Fatigue in Riveted Railway Bridges - A study of the fatigue performance of riveted stringers and stringer-to-floor-beam connections
This thesis is mainly concerned with two fatigue-related problems in riveted railway bridges. The fatigue life of riveted bridge girders is investigated using a series of fatigue tests performed on full-scale riveted stringers taken from an old riveted railway bridge. The remaining fatigue life of the tested stringers was found to be substantial and the fatigue damage which had accumulated in these old bridge members during the service life of the bridge was negligible. The test results indicate that the fatigue design curve for detail category C = 71 in EC3 provides a safe estimate of the fatigue strength of riveted bridge girders. An examination of the results obtained in previous tests performed on similar riveted members and connections supports this conclusion. The tested specimens displayed excellent fatigue and fracture performance. In particular, the inherent structural redundancy of these built-up members contributed to a relatively slow and ductile fracture scenario. Fatigue cracks were temporarily arrested when passing from one component in the built-up member to another.
The behaviour of riveted double-angle stringer-to-floor-beam connections has been studied experimentally and using FE-analysis. These connections have displayed unsatisfactory fatigue performance in several riveted bridges and a relatively large number of fatigue-damage cases have been reported for these connections in Sweden and abroad. Finite-element analysis is used to examine the type of secondary forces acting on stringer-to-floor-beam connections in open-deck riveted bridges and to study the local response of different components in these connections. A series of full-scale fatigue tests has also been conducted on three riveted bridge parts to examine the fatigue performance of the double angle connections.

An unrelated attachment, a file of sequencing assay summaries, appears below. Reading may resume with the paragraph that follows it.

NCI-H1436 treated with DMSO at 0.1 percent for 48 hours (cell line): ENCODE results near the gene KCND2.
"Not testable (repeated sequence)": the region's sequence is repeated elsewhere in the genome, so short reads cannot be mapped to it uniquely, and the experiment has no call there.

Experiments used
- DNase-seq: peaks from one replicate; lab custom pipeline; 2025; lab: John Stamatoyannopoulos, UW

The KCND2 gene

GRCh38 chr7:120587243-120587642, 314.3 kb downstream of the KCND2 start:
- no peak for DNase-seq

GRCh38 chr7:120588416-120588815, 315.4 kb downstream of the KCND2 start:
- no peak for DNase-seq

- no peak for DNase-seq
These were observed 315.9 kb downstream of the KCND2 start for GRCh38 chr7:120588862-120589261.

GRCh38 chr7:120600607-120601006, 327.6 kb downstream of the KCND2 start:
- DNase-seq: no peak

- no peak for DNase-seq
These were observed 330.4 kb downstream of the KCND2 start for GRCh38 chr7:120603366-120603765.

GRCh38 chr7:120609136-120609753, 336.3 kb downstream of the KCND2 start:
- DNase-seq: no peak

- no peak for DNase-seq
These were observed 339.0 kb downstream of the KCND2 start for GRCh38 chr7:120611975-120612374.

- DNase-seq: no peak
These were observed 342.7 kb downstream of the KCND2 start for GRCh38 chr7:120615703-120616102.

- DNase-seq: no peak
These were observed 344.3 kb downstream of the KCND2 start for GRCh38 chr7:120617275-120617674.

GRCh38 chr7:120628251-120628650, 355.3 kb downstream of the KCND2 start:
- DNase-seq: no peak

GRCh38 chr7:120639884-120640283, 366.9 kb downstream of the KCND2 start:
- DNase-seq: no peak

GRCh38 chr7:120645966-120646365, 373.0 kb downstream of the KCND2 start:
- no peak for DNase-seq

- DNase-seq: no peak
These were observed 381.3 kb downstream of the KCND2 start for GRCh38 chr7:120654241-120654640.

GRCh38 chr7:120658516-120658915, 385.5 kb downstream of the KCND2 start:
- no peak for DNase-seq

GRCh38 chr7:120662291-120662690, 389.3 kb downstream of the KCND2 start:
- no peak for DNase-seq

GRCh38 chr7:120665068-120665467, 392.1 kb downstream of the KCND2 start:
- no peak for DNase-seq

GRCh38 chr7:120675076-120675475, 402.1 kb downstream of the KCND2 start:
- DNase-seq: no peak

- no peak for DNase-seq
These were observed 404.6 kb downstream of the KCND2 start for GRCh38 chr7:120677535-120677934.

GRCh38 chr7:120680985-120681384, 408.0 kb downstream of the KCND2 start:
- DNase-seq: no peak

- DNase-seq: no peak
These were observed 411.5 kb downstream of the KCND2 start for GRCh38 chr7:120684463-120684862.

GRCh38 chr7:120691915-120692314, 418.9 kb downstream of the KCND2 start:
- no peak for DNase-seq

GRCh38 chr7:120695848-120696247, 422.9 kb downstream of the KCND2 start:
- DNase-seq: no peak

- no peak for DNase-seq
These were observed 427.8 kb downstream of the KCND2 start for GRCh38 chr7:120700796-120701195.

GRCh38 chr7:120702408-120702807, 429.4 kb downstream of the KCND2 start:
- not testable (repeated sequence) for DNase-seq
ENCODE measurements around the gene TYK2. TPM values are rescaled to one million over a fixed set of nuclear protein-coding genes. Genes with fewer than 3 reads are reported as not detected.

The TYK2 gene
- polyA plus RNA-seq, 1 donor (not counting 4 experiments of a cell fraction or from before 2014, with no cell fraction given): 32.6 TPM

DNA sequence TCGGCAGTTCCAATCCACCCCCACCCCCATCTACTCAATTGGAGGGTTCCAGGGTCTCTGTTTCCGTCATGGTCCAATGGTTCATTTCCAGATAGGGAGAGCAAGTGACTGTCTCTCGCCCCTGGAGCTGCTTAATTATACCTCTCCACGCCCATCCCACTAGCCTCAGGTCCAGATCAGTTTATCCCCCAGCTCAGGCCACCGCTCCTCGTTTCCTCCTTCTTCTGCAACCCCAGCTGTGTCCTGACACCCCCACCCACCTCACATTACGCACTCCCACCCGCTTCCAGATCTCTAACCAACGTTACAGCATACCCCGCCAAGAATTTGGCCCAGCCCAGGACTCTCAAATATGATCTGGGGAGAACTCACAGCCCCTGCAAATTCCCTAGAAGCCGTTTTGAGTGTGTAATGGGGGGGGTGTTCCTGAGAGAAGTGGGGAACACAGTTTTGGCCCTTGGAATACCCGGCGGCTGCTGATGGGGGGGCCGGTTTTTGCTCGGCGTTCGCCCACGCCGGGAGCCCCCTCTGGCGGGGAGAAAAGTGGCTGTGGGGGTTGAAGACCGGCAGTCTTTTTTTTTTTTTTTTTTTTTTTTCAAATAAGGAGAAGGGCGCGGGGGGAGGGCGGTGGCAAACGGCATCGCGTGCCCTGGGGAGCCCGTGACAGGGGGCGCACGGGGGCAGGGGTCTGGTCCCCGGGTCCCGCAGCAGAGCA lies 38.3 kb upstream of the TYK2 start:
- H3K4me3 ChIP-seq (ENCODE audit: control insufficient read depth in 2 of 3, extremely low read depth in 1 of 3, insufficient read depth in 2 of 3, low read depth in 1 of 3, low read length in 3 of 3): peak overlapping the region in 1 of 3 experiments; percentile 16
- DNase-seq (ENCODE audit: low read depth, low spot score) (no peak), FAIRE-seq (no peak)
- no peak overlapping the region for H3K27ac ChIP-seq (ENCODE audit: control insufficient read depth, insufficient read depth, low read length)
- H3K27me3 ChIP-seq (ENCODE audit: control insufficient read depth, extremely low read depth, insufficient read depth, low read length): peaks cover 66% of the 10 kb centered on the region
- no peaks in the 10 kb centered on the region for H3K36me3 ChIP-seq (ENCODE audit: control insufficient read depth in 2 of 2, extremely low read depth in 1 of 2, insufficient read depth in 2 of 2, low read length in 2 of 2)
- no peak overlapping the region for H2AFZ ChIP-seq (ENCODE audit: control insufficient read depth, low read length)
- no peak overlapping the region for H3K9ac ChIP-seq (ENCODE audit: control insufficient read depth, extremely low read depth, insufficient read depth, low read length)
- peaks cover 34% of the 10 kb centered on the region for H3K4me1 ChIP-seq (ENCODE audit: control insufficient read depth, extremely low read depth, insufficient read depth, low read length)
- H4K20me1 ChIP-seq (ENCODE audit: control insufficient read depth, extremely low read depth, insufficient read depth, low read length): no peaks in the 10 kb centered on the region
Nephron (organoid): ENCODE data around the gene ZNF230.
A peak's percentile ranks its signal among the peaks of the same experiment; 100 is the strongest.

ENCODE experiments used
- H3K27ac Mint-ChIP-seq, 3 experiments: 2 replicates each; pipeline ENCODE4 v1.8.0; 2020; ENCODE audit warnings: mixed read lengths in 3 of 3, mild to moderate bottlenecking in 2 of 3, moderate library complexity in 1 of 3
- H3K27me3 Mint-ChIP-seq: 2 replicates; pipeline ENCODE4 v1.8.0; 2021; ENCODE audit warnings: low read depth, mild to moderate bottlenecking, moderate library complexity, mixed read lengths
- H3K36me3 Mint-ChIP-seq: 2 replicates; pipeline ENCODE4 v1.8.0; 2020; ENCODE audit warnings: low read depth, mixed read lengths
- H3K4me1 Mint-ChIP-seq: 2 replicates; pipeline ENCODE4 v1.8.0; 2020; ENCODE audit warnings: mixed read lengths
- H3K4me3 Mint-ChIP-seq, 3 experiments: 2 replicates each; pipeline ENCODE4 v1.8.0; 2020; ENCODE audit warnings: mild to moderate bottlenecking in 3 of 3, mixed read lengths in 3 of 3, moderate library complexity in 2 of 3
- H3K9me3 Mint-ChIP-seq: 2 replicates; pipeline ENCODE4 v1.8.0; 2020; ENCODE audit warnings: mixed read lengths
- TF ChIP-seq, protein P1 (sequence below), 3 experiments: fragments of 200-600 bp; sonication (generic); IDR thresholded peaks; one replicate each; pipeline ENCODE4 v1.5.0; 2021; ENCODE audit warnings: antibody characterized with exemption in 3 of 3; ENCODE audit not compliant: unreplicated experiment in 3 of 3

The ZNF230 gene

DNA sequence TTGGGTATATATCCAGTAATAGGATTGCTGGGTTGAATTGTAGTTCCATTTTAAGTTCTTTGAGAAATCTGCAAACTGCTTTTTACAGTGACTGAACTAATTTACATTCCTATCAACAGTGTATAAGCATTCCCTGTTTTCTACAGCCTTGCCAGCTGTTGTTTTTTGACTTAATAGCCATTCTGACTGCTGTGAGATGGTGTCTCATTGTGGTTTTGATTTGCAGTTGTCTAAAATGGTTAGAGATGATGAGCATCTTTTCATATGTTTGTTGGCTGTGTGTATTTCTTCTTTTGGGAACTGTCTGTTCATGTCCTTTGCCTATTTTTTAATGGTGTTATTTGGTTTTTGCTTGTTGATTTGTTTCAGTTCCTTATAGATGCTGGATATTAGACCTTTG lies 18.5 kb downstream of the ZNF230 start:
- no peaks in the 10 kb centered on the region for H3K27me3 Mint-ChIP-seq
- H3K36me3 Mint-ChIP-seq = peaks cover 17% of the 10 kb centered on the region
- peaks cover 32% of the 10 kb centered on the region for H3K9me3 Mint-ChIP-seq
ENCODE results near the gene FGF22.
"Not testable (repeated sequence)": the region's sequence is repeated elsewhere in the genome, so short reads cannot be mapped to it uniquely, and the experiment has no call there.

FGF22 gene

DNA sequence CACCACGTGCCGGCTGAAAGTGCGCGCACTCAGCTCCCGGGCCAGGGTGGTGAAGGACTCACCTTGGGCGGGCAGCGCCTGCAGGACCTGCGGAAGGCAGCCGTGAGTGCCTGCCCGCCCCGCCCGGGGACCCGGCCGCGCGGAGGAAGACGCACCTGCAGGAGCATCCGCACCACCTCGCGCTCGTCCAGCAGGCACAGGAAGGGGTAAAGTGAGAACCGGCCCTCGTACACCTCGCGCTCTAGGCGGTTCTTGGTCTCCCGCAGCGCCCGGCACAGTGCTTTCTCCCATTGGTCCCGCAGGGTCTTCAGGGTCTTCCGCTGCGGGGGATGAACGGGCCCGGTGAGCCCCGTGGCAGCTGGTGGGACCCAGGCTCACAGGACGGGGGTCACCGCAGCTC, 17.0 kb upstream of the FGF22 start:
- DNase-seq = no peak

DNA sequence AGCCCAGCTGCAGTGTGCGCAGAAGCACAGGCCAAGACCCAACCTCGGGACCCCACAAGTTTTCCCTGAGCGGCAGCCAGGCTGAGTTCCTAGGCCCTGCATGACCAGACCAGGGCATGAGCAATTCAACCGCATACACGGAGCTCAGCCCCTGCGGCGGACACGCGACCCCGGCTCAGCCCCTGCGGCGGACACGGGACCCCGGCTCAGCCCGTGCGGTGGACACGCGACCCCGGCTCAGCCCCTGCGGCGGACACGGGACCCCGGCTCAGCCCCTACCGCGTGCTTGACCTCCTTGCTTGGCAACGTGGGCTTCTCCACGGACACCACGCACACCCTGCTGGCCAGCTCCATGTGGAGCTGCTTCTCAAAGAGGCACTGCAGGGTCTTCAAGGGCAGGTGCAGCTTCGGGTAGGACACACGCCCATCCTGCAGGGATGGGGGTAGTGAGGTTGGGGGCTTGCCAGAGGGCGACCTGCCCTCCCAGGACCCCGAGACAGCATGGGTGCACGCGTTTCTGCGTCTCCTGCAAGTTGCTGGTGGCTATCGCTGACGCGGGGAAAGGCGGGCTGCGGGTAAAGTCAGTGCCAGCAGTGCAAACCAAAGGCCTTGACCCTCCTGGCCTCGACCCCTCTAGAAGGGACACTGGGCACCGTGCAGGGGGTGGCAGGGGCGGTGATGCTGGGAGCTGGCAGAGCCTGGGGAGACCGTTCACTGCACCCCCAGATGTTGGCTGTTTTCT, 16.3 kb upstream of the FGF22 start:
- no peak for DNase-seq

The main mechanism behind fatigue cracking in riveted stringer-to-floor-beam connections is induced deformation, which is repeated cyclically. Interaction between different load-carrying systems in the bridge and the deformation of stringer-ends associated with bending subject the connection angles to out-of-plane distortion, the effects of which were initially not taken into account in the design. The presence of fatigue damage in riveted stringer-to-floor-beam connections does not immediately diminish their load-carrying capacity. As it is induced by applied deformation, the development of fatigue damage in these connections is associated with a reduction in connection stiffness and the rate of damage development is consequently reduced. In the case of the tested bridge parts, this led to a somewhat slow damage rate and fatigue cracks in the connection angles were eventually arrested, before they substantially reduced the load-carrying capacity of the connections.
On the basis of the results obtained from the laboratory tests and a study of the damage cases reported for riveted-stringer-to-floor-beam connections, general guidelines relating to the inspection, maintenance and repair of riveted stringer-to-floor-beam connections are also given.